The artist photographs friends and colleagues with the device, which produces auras via “magnetic feedback” from the subjects’ hands on sensors. The pulses of color can neatly frame a head-and-torso shot, as in the photographer’s purple-swathed study of filmmaker Miranda July, or nearly obliterate it. Some of Van de Roer’s models are nude, some are clothed, and some could be either; their forms are reduced to vividly hued blobs.
Any mystical significance aside, the pictures follow the familiar aesthetic strategy of leaving some artistic decisions to chance. Van de Roer can photograph the same person as often as he likes — or as long as the subject’s patience abides — but can never get the same picture twice.
Yet digital technology gives the artist exceptional control over the next step. The AuraCam produces standard 4-by-5-inch Polaroid prints. Van de Roer enlarges these up to 10 times, and the results are crisp and bright. The sumptuous color fields that result may not be magical, but they are marvelous.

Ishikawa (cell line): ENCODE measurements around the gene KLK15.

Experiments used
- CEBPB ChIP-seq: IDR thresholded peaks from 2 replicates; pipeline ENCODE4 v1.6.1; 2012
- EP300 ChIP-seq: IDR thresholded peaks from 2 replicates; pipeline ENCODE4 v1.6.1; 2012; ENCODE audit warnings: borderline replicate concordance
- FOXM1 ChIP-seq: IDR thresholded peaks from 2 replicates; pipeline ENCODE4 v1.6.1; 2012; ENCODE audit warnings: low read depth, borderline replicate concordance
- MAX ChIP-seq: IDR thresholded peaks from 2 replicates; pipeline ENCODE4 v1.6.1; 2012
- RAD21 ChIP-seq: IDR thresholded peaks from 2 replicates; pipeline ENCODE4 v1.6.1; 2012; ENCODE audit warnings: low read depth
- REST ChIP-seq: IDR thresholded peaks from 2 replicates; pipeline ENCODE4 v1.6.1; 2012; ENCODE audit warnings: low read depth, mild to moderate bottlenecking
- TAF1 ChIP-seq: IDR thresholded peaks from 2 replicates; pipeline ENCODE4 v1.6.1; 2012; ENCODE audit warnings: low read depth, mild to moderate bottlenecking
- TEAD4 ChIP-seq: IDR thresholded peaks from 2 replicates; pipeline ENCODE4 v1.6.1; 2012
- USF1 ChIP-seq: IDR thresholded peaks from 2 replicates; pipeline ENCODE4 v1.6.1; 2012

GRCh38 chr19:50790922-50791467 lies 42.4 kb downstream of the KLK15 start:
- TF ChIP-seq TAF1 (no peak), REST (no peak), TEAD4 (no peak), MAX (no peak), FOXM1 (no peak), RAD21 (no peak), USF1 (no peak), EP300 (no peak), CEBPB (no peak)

Carlo Van de Roer:
The Portrait Machine Project
On view through Aug. 10 at Randall Scott Projects, 1326 H St. NE, 2nd Fl.; 202-417-4872; www.randallscottprojects.com
Strictly Painting 9
Fifty years ago, near the peak of abstract expressionism and its offshoots, a group show titled “Strictly Painting” would have featured artists who battled with pigment or attempted to vanish into the picture plane entirely. These days, it’s hard to be strict in defining the medium. “Strictly Painting 9,” the latest in a series of biennial exhibitions at McLean Project for the Arts, includes both realism and abstractionism, but mostly work that splits the difference. The selection, curated by Heiner Contemporary owner Margaret Heiner, also allows drawing, collage and sculpture.
Adding the third dimension can be as simple as painting on a New York transit MetroCard, a pillowcase or a pair of jeans. Paying tribute both to earlier painters and architectural forms, Marie Ringwald’s “Thinking About Lee Krasner, Joan Mitchell” overlaps small pieces of painted wood to evoke mid-20th-century abstraction. Eric Garner constructs free-standing starbursts of painted wood, mostly black yet with some bright hues that evoke 1960s color-field painting as surely as David Goslin’s striped entry, “#144.” J.T. Kirkland also uses bands of color, but to frame two pieces of irregular, otherwise unpainted plywood.